TOKYO -- U.S. cities have a firm grip on the ranking of the biggest urban economies on either side of the Pacific, but a power shift lies ahead within Asia, new data from the Japan Center for Economic Research shows.
Singapore was Asia's top city by nominal gross regional product per capita in 2015 and will maintain that position in 2030, according to JCER's Medium-Term Asian Economic Forecast for 2018 through 2030, released on Wednesday.
Among 77 major American and Asian cities, the city-state ranked 14th in 2015, with all of the top 13 positions going to the U.S., led by San Francisco. Singapore will slip only one place by 2030, while Hong Kong -- Asia's second entry on the list -- will hold steady in 17th.
After that, though, the Asian outlook changes in JCER's report, titled "Emerging cities, sinking cities in Asia."
Four Japanese cities were nestled in 18th to 21st place: Tokyo, Nagoya, Osaka and Fukuoka. But by 2030, Osaka will be overtaken by Seoul, Shenzhen and the Yangzte Delta region cities of Nanjing and Changzhou. Fukuoka will drop down to 30th, behind other Chinese cities and Jakarta.
Shenzhen shows how catching the wave of the digital economy can propel a city's growth. The hotbed for smartphone-related industries is poised to close in on Tokyo and Seoul.
More broadly, Jakarta and other Southeast Asian capitals are set for noticeable leaps in GRP per capita, while South Korea's Busan and Taiwan's capital of Taipei look destined to fade.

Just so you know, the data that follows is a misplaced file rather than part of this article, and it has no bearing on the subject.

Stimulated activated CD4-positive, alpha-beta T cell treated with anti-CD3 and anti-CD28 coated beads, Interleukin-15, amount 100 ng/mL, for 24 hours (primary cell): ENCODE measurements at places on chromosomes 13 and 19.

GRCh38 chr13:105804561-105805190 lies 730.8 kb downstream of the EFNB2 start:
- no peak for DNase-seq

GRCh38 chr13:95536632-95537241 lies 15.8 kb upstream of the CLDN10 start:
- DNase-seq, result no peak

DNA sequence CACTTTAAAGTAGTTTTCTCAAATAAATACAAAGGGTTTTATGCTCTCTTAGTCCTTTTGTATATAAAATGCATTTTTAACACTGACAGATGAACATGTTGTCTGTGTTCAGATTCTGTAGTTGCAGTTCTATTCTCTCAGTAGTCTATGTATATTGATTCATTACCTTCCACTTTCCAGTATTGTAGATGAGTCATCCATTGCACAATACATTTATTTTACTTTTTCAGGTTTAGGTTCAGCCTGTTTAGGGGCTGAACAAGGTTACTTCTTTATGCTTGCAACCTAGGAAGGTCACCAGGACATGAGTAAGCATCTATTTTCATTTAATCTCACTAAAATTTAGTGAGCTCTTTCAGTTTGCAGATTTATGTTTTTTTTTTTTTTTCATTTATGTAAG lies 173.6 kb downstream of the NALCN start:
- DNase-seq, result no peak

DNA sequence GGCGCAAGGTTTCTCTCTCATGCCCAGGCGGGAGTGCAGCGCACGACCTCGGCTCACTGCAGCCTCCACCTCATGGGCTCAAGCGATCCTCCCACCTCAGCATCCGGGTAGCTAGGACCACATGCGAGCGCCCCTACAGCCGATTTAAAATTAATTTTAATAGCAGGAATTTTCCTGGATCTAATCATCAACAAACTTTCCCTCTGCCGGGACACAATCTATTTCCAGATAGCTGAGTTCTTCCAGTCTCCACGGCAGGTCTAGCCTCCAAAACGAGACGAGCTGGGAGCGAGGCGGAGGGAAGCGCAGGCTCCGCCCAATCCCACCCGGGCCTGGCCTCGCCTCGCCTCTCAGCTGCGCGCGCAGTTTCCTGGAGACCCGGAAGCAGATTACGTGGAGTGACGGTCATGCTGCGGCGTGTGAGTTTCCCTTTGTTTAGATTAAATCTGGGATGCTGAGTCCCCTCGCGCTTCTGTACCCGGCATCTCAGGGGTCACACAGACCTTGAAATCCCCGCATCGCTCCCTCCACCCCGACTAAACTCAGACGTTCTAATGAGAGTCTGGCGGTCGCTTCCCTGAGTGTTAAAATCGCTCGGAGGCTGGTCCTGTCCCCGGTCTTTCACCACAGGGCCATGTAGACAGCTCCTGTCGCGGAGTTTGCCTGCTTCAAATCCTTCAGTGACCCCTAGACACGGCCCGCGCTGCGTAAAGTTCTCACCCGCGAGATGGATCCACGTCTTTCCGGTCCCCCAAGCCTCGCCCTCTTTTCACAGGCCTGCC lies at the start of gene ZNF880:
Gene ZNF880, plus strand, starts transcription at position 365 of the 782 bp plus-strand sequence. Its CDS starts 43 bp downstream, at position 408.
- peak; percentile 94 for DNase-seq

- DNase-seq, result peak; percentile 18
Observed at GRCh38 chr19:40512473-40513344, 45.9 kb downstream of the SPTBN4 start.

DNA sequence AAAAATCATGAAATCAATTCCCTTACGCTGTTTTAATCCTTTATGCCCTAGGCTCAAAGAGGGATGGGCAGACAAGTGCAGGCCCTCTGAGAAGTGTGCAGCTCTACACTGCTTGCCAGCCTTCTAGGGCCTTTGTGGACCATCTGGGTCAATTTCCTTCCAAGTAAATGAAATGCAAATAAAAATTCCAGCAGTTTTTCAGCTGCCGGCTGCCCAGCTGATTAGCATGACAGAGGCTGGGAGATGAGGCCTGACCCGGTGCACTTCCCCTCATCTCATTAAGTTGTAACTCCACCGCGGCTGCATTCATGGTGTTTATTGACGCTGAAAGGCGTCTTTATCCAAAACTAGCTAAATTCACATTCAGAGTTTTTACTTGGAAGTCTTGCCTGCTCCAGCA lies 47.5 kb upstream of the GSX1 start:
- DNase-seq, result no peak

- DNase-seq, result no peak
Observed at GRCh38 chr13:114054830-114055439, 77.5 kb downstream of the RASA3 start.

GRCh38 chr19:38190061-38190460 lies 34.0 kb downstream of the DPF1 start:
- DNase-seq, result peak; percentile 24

Jakarta is poised to leap to 28th place in 2030 among the 77 cities, from 41st in 2015. This will make the Indonesian capital Asia's 13th-largest urban economy, and the largest in Southeast Asia, ahead of Bangkok.
As for China, there is a divide: Inland cities such as Hefei, Wuhan and Chengdu are set to rise while northeastern centers such as Shenyang and Dalian fall. Harbin and Changchun, both of which are also in the northeast, are set to lose ground domestically, too.
China's northeast has a concentration of state-owned enterprises. Cities in the region face a dilemma between promoting growth through reform and maintaining employment.
All told, the forecasts cover major cities in 13 key markets: the U.S.; Japan; China; India; the Newly Industrialized Economies of South Korea, Taiwan, Hong Kong and Singapore; and the ASEAN5, which includes Indonesia, Thailand, Malaysia, the Philippines and Vietnam. The data offers a window on not only per capita GRP, but also overall nominal GRP and future populations.
When it comes to economic scale, measured by nominal GRP, large cities in China will rise while Japanese ones will fall.
Four Chinese cities -- Beijing, Shanghai, Shenzhen and Chongqing -- are set to enter the top 10. Osaka will slip to 11th in 2030 from fourth in 2015. Tokyo will hang onto second place, but its figure will be only double those of Shanghai and Beijing in 2030, versus quadruple in 2015.
In the middle and lower rungs, where many Indian and Southeast Asian cities rank, Delhi and Manila stand to surge as their infrastructure development progresses.
Asia's urban populations, meanwhile, will continue to soar.
JCER's study projects Asia and the U.S. will have 32 "megacities" with populations of at least 10 million by 2030. Only two of them will be in the U.S.
Cities in India and China will jump up the ranks, in line with nationwide population growth. Industry-reliant cities in northeastern China will be the exception. And cities in mature industrialized countries like Japan and the U.S. will decline.
JCER economists Tamaki Sakura, Akihiko Yokoo and Kazuya Manabe, and principal economists Motohiko Kitahara and Go Yamada contributed to this report.